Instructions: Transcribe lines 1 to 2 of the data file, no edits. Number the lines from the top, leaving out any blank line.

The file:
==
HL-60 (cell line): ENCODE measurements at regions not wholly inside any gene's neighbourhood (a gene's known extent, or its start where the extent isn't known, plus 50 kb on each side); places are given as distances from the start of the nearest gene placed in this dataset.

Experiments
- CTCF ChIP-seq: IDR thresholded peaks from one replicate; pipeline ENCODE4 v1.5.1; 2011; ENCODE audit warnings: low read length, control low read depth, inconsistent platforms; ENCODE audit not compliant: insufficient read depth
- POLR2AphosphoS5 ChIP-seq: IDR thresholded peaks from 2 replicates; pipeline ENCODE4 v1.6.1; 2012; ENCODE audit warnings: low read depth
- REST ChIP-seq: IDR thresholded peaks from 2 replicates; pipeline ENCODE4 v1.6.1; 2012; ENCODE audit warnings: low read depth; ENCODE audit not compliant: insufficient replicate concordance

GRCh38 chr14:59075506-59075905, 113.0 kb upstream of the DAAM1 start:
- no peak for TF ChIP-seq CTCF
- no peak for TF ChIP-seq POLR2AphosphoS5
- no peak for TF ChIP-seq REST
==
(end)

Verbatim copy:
HL-60 (cell line): ENCODE measurements at regions not wholly inside any gene's neighbourhood (a gene's known extent, or its start where the extent isn't known, plus 50 kb on each side); places are given as distances from the start of the nearest gene placed in this dataset.

Experiments